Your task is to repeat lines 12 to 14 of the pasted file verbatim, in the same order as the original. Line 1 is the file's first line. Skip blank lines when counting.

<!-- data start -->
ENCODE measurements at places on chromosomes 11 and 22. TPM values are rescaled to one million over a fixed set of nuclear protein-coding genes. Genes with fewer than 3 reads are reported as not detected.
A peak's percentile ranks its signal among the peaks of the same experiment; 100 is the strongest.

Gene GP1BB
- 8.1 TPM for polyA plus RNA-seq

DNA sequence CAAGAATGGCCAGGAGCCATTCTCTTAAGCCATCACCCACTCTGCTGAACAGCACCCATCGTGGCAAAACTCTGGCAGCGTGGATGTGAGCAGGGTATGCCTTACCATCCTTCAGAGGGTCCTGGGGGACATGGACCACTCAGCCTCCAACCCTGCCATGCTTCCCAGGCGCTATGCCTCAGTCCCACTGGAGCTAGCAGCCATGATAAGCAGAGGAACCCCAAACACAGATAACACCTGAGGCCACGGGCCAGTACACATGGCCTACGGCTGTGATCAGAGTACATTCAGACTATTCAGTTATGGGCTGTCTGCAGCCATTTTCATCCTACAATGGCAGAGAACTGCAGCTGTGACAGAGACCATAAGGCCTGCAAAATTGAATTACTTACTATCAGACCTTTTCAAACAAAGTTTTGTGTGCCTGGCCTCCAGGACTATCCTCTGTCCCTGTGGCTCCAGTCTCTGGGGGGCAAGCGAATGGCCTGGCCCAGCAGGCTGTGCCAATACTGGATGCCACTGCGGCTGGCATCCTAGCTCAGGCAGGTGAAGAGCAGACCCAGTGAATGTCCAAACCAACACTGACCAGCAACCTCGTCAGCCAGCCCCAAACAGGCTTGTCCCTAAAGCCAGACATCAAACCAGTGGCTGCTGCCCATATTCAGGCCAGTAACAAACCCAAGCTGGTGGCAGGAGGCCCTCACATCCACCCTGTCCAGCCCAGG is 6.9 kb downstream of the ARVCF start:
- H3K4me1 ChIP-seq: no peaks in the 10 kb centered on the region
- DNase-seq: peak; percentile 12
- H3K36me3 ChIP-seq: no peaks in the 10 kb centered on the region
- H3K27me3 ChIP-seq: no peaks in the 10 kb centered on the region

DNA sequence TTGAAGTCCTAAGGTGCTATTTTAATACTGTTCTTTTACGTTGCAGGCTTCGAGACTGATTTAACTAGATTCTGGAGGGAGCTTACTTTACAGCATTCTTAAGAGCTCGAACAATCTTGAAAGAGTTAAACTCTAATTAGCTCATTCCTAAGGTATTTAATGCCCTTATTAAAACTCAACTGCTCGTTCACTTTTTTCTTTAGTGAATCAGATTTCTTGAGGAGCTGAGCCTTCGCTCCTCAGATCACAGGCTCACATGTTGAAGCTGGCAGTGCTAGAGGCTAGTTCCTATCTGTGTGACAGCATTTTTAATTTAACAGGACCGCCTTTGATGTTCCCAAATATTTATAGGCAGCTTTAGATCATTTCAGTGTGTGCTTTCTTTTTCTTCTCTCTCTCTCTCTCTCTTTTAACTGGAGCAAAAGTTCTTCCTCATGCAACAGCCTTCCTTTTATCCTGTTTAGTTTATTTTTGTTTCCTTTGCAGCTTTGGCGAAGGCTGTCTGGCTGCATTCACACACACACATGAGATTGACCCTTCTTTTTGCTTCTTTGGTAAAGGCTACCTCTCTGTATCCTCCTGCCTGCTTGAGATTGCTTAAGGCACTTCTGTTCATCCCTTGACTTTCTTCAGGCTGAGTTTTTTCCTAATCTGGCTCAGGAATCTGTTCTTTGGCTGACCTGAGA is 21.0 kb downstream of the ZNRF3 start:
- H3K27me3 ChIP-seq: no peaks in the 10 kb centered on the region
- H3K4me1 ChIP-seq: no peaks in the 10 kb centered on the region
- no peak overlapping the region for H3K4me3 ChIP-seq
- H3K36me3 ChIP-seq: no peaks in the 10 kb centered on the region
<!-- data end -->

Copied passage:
- H3K4me1 ChIP-seq: no peaks in the 10 kb centered on the region
- no peak overlapping the region for H3K4me3 ChIP-seq
- H3K36me3 ChIP-seq: no peaks in the 10 kb centered on the region